Our family doesn’t eat Thanksgiving dinner until 7pm.
So the kids are napping now, preparing for a late night.
And I’m sitting here thinking.
Thinking about all the things that I’m thankful for: family, yes. Health, yes. A new home, yes. Good friends, yes. Prosperity and comfort and the advantages afforded to me simply because I was born in the USA. All of that.
But mostly I’m thankful that this holiday doesn’t scare me anymore.
This morning I took a picture of the toilet. I’m not even sure why. I think I’ve adopted a habit of taking pictures of things that feel significant–often with the intention of posting them on social media. Because in a way what you post is documentation of who you are. It gives people a glimpse into what’s important to you.
That sunrise made me feel peaceful. Snap.
That mountain made me feel strong. Snap.
That toothless smile made me feel love. Snap.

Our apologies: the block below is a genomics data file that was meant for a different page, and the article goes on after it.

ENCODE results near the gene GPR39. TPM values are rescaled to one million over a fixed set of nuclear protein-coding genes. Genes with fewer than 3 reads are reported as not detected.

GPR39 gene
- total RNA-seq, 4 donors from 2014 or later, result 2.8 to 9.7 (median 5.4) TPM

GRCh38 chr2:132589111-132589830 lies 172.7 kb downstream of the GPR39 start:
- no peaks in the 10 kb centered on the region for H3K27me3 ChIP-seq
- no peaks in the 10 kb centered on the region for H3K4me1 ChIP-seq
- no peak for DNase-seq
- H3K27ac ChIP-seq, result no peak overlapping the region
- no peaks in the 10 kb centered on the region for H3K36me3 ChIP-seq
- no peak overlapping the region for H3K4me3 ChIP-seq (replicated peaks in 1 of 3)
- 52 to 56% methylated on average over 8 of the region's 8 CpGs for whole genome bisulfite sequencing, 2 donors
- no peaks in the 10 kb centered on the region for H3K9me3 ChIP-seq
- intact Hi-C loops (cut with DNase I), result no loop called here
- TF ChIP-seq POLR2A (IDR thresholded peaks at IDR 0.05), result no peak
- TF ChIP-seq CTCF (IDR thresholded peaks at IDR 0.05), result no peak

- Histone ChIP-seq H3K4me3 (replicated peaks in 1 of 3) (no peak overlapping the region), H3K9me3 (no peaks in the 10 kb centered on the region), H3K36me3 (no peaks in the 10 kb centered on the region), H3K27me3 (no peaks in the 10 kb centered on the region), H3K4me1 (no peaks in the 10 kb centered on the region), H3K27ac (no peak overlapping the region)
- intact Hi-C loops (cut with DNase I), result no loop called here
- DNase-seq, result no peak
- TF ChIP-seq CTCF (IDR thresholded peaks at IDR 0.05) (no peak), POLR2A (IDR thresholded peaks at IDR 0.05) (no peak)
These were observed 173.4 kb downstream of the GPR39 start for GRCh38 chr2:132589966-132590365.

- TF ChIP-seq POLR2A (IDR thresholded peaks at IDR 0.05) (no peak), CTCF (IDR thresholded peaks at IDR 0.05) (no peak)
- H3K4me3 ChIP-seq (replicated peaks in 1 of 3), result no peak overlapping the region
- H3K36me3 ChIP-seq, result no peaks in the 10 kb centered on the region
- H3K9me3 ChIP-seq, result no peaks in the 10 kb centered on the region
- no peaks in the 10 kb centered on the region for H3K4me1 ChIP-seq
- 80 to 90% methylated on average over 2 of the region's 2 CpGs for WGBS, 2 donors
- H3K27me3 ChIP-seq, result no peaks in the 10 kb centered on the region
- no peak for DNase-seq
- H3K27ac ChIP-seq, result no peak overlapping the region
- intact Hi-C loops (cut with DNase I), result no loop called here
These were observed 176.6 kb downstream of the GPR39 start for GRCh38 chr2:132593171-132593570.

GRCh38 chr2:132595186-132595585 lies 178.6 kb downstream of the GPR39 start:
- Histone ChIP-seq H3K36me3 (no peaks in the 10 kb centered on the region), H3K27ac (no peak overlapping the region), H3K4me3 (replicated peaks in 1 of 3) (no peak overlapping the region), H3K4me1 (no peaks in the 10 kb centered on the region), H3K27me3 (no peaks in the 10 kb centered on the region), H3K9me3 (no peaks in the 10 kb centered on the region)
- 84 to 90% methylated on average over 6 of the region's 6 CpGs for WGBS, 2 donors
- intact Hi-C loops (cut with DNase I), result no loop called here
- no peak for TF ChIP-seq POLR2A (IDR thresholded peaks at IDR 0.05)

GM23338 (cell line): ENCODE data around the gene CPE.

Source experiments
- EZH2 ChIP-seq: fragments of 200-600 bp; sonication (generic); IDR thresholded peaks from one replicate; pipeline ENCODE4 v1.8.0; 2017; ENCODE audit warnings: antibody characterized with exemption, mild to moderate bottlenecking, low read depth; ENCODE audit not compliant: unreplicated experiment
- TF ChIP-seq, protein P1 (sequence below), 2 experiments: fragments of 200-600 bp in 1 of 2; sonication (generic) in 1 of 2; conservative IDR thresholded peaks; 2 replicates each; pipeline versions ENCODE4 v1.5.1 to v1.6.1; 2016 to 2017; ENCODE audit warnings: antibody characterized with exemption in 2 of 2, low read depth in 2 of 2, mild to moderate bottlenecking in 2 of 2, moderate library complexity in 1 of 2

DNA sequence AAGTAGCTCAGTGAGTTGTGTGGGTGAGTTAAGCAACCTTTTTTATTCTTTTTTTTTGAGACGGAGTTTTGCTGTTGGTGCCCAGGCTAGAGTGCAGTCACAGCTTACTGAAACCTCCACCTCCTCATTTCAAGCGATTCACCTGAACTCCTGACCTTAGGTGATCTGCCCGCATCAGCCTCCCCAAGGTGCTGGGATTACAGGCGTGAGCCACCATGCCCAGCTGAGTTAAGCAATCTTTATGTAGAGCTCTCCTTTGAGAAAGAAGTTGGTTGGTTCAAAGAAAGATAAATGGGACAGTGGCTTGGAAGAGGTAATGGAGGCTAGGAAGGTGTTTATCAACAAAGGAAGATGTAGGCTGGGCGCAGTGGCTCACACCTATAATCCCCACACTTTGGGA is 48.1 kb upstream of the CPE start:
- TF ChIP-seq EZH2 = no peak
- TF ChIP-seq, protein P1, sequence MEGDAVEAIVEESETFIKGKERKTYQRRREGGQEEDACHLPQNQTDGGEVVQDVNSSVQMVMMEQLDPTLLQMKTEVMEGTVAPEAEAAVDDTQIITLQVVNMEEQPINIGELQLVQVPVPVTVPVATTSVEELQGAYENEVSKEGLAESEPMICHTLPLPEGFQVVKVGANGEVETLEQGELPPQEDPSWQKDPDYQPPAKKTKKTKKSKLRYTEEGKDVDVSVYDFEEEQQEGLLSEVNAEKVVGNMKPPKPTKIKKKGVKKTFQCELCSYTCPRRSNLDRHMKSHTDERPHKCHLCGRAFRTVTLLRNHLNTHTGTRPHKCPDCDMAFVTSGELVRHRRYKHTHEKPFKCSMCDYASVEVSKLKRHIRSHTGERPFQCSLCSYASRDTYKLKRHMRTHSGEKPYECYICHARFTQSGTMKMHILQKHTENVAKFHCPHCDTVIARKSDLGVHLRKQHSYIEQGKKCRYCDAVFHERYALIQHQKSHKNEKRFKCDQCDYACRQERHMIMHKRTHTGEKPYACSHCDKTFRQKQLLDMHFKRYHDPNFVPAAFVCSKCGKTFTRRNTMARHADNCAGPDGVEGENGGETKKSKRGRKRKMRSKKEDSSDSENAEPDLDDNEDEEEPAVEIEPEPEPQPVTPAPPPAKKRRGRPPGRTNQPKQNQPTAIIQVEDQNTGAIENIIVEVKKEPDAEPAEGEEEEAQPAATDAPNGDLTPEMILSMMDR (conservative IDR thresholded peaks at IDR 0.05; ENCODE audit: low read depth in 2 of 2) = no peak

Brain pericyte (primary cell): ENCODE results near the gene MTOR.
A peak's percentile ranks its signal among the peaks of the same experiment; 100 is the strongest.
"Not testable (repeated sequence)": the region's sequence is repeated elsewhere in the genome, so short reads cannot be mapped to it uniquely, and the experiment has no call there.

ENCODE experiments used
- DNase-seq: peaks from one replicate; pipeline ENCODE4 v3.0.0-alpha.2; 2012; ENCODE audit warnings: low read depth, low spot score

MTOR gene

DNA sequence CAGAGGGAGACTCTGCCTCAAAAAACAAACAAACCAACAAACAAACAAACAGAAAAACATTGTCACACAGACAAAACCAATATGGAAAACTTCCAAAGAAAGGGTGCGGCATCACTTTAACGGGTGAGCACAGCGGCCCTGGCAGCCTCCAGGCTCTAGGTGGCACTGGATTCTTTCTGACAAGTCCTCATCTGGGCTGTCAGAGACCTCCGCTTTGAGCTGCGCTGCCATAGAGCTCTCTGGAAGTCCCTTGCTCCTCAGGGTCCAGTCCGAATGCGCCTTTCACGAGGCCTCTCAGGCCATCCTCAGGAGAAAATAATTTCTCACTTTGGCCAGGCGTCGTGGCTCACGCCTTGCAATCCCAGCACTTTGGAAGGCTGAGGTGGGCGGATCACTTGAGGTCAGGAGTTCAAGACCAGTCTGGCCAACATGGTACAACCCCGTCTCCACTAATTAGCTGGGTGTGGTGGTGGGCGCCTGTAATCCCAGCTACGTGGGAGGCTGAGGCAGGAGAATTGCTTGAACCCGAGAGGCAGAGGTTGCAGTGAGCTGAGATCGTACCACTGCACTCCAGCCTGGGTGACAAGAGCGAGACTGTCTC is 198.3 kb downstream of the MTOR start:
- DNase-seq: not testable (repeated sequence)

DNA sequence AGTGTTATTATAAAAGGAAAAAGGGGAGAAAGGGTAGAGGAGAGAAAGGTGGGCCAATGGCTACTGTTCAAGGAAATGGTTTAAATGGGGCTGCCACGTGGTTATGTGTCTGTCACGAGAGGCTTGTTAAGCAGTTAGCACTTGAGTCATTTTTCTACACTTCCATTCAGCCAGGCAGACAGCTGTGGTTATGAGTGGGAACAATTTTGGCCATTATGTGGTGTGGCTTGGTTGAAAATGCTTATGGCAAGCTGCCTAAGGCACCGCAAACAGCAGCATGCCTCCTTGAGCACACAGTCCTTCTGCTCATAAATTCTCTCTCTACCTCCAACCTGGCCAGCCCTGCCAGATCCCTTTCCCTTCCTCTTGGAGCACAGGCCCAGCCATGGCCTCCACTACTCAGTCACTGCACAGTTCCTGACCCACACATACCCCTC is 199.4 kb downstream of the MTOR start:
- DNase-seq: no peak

That ninja jump off the coffee table made me laugh. Snap.
These are the things that are important to me: the sunrises, the mountains, the toothless smiles of my children, the mid-morning ninja moves off the coffee table.
The toilet. Snap.
Weird (you won’t find that one on social media).
But it made me feel thankful.
I spent nine years with my head bent over a toilet forcing myself to vomit. For nine years my life revolved around purging as the escape from a fear of being not good enough.
Things would always climax during the Holidays, where two months of bingeing and purging would leave me feeling ashamed, depressed and sick. I was scared of the holidays, with all its parties and food and people because it revealed the consuming nature of my disorder. I had no control over my behavior and as much as I tried to hide it, it was on display, as ugly and embarrassing as it was.
I am so thankful that I’ve overcome that disorder. That I’m not afraid of the Holidays with all its parties and food and people, because now I can enjoy it.
So that pic of the toilet–it makes me feel grateful. It’s part of my past and I’m thankful for it because without it I wouldn’t really be present in the life I have now with my family and health and good friends. It was my fire. I went through it, it was hell and now my life is far better than it ever was before.
Without that past I wouldn’t really be able to be thankful at all.
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